From The President:

Our Past Is Your Present

Fifty years. That’s longer than I’ve been around and I feel like that’s been forever. A lot can change in 50 years. Children, grandchildren and even great-grandchildren are added to family trees. Trends rise and fall and rise again. Technology? Where to begin? We live in a world of that is ever-changing, sometimes for the best and sometimes for the worst.

For 50 years, the Georgia Conservancy has ridden and even sometimes influenced this tide of history and change. Robust, fast website? We got it. Creating a GPS map of our only National Seashore? We did it.

Our methods may have evolved, but one thing that has remained constant is our mission to conserve Georgia’s natural resources. Since day one - a cold February morning in 1967 at Sweetwater Creek – we have not let up in our efforts to forward conservation in this state. The citizen leaders who founded the Georgia Conservancy that day carved the path that is as necessary today as it was at our founding, and one that we will continue to follow.

We are reminded every day that conservation is never over; it is an unending journey, where successes can be erased with the stroke of a pen and where places that were thought lost to the destruction of people can rise from the ashes. This has been evident throughout our 50 years and this theme will become clear as you read this issue of Panorama Magazine, which focuses much on our past and present work on Cumberland Island, and as you explore our 50th Anniversary webpage.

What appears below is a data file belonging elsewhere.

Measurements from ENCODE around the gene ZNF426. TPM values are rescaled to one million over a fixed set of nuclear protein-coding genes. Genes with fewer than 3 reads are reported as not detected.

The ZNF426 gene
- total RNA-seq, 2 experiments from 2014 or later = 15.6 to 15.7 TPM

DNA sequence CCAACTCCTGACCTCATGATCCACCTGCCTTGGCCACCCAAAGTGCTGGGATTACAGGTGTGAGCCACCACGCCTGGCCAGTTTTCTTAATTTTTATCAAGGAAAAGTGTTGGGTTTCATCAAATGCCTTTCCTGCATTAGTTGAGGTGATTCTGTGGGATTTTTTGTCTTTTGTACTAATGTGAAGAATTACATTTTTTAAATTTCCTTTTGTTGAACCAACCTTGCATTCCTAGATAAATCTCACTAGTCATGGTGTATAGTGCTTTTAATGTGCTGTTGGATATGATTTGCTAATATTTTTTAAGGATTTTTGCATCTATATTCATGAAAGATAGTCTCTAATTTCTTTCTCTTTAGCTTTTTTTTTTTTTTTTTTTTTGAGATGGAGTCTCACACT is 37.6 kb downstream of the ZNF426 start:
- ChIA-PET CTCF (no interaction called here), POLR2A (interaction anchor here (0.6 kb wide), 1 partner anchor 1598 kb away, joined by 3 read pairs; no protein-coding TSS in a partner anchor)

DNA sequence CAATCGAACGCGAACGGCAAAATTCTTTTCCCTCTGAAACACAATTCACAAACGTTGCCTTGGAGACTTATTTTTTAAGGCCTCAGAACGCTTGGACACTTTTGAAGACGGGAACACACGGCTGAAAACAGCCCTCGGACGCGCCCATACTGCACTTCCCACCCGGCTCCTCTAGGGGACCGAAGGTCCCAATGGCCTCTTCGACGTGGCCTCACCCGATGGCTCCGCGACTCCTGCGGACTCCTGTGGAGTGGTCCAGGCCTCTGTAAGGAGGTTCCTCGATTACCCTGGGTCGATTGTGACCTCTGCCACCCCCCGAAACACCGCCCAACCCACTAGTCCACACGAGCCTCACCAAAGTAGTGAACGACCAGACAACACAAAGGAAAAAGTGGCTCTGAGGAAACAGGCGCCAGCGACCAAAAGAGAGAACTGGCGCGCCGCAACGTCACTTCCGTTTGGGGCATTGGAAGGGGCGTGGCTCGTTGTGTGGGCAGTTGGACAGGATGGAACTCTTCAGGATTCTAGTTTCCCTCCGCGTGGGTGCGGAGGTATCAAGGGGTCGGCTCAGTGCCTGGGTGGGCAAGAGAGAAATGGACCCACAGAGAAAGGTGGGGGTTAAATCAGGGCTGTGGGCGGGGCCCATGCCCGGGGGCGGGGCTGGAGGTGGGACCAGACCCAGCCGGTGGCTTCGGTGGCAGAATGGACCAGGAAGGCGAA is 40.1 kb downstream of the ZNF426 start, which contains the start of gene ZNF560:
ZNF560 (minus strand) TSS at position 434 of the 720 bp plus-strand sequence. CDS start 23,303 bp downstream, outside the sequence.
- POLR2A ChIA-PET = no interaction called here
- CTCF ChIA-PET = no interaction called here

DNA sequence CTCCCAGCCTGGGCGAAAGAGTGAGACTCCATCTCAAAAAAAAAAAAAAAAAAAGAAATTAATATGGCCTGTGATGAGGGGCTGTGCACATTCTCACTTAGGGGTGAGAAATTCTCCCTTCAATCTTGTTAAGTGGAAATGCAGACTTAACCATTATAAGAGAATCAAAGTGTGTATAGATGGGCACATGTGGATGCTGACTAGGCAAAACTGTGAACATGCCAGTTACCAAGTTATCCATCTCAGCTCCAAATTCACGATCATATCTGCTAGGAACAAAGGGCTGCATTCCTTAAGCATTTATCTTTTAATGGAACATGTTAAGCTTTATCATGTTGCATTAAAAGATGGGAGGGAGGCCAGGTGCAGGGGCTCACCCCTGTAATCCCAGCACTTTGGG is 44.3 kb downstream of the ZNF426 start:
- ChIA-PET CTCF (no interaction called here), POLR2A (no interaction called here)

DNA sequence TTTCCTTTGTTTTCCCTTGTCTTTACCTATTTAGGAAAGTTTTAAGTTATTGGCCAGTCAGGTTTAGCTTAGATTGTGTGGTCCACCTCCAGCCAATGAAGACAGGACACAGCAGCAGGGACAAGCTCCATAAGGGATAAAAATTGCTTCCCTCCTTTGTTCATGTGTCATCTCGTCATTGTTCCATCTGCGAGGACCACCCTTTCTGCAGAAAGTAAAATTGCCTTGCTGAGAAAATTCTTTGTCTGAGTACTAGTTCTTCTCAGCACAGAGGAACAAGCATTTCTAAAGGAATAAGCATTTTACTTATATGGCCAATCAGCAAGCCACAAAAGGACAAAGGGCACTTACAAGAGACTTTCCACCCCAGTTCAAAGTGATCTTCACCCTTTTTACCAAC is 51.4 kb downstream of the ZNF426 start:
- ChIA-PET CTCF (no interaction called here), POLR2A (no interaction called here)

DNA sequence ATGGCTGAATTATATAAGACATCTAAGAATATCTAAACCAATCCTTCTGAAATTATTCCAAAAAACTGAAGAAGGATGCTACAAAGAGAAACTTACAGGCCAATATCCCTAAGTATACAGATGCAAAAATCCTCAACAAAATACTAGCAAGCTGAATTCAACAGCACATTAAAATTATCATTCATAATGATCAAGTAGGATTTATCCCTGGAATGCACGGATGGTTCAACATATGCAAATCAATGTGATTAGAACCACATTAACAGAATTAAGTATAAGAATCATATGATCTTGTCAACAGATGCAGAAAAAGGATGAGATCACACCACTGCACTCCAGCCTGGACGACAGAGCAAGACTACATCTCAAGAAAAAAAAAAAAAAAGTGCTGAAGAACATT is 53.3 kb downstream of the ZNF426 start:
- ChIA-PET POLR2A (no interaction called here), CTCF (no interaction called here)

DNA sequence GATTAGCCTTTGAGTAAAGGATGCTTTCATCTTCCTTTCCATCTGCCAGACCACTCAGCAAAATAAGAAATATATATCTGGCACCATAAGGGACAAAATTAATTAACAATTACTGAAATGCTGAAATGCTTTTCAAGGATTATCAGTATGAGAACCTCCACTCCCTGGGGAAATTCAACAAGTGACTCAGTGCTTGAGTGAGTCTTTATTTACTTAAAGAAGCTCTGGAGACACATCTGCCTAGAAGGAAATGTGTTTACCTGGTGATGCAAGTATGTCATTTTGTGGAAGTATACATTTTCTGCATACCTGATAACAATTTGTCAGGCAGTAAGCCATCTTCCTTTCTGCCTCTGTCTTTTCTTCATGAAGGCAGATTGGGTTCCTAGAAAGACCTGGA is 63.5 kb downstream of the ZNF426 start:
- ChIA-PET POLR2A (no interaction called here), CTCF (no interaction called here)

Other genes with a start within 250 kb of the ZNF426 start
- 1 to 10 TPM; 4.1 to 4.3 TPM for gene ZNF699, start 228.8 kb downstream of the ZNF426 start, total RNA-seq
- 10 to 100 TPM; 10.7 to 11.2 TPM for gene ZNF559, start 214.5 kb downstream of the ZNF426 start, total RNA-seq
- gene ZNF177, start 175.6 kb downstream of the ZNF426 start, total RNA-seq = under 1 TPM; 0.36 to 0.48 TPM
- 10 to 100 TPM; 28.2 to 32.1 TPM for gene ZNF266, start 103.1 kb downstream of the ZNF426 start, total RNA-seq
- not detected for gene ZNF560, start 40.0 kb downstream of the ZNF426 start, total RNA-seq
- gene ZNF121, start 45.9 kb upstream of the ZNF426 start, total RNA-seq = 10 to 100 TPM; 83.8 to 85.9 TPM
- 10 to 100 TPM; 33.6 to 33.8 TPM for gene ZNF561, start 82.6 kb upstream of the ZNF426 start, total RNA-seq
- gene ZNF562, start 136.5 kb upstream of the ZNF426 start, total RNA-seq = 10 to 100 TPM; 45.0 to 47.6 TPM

Georgia is the sixth most biodiverse state in the Union. We are blessed every day to have our mountains and plateaus in the north, our forests and wetlands in our south, and our incredible salt marshes and barrier islands on our coast – all connected by an incredible network of streams and rivers that support, in one way or another every living thing in this state. And through the support of our members and partners, we’ve been successful at protecting and supporting the conservation of a number of incredible places across this diverse state, precious places like Cumberland Island, Sweetwater Creek State Park, the Cohutta Wilderness, Sprewell Bluff on the Flint River and the Okefenokee Wilderness Area. We will celebrate these stories and more throughout our 50th anniversary celebration.

If our state, as a whole, is to remain one of our nation’s great natural wonders, we must continue our mission into the next 50 years and remain on the path forged for us in 1967, all while adjusting to situations and circumstances as they arise. Our Past is Your Present, and that means that the present will determine our future.

Thank you,

Robert Ramsay